Business people and politicians. They like to work together, for their mutual benefit.
Understandable. But in a business that’s all about perceptions, coziness between the two can be damaging. Latest example: disclosure that the general manager of television station WRGB in Schenectady made a contribution to a political action committee set up by that city’s mayor.
“a Poynter Institute journalism professor said the donation could taint public trust in the fairness of the WRGB news broadcast.
“He’s essentially hanging his news director out to dry,” said Roy Peter Clark of the St. Petersburg (Florida) journalism school. “Now when anyone does a story on that political candidate, the news director is going to be under additional pressure to make sure to bend over backward to be fair.
“That’s not a position for that news director to be in.”
To make matters worse, the station manager tells the paper he doesn’t think he told the news boss about the contribution- a fact that can double the embarrassment if the station flatters the mayor, or chooses not to report something negative about him, and the donation is disclosed. These days, that’s almost a certainty.
As we think about media owners and elected officials trading on each others’ good names- or bad- listen to one of the country’s greatest financial minds- Warren Buffett. He thinks that one of the surest routes to influence and respect in a community is to own that endangered species of “old media,” the newspaper.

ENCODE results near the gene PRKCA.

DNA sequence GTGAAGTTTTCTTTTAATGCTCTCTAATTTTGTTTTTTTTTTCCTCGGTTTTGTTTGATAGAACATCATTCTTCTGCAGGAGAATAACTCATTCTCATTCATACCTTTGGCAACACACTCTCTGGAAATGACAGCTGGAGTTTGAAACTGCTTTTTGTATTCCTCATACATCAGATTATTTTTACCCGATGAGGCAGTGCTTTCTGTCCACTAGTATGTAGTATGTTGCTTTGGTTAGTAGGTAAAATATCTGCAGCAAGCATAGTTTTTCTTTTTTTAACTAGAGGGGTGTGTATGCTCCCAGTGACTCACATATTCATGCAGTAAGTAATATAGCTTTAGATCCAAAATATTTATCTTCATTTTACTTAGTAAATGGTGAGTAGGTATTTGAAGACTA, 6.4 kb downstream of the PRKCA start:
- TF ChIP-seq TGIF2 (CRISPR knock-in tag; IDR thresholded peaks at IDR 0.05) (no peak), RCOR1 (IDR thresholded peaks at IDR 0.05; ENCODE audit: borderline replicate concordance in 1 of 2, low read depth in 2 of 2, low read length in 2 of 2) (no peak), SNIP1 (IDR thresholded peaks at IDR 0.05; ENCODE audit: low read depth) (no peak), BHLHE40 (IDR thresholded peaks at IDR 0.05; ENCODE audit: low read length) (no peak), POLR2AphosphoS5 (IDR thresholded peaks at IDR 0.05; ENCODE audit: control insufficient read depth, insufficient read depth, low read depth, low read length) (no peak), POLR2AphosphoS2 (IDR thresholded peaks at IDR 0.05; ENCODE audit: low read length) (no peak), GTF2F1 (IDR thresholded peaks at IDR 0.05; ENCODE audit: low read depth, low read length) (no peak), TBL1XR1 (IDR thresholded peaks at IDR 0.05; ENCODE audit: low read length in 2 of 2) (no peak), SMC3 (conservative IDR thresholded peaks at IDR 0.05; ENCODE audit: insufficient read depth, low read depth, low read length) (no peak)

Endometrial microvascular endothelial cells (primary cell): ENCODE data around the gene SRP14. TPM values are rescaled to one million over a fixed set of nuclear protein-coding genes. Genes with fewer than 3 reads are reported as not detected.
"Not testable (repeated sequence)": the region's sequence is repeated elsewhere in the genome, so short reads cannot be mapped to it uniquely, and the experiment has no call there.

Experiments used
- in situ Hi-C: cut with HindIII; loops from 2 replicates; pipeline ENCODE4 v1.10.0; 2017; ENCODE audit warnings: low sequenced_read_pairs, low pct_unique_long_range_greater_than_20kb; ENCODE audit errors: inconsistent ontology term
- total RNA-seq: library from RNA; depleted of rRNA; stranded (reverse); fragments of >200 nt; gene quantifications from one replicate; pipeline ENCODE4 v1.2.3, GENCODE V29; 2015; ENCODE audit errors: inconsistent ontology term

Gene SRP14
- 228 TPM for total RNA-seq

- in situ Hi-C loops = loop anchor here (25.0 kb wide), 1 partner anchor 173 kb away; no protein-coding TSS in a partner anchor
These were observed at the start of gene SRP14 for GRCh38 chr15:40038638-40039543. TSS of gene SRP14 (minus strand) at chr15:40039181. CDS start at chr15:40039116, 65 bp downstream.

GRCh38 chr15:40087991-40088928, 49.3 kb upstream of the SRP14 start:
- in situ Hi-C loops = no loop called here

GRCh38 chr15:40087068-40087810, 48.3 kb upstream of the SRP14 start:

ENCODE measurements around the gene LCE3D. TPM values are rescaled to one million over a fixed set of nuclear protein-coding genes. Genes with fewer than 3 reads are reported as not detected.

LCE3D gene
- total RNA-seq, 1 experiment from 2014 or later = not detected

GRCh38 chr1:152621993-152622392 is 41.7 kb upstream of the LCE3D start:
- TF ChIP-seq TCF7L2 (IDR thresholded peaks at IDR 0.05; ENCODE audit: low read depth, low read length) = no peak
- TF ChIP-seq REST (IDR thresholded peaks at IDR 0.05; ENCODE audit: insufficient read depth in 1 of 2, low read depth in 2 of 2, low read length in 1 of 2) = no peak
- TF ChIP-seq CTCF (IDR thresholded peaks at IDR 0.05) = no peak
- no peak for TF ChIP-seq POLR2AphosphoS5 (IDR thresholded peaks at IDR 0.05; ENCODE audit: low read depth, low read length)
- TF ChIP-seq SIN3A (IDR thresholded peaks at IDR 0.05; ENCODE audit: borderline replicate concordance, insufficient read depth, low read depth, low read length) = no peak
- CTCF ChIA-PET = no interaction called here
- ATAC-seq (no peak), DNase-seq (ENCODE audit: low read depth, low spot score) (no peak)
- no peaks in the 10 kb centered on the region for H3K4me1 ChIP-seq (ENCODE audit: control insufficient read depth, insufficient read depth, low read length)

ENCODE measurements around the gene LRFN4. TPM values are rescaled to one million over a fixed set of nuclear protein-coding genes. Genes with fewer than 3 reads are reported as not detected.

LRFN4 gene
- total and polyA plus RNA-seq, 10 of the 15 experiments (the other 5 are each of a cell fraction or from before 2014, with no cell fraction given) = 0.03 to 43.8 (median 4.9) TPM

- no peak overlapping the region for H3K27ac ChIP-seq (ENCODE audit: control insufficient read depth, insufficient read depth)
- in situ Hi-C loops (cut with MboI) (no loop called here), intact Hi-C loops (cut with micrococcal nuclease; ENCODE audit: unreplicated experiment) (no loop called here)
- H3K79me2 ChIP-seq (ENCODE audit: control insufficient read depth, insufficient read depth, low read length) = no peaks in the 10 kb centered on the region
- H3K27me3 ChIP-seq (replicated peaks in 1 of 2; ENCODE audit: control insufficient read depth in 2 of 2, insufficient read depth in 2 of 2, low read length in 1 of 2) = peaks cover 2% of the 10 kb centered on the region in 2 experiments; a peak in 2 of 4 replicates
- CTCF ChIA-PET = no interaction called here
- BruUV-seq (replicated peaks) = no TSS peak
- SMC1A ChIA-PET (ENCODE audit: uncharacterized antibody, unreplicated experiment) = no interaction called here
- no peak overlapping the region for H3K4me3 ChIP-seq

“In his yearly letter to Berkshire Hathaway investors, (Buffett) wrote that ‘ownership of a city’s paper, like ownership of a sports team, still produces instant prominence …’
Buffett’s firm owns the Buffalo News in Upstate New York, as well as an 18% stake in the Washington Post. He said that the company would stick with News “unless we face an irreversible cash drain.”
Buffett’s letter took note of increased pressure on papers from broadcast and online media. All of which need to keep their distance- arm’s length or longer- from political influence if they’re to have any prestige in their community, and any credibility with the people who see the ads, buy the products and services, and ultimately keep them in business.
Okay. Packing up the soapbox now, and resuming the search for news of a non-serious nature…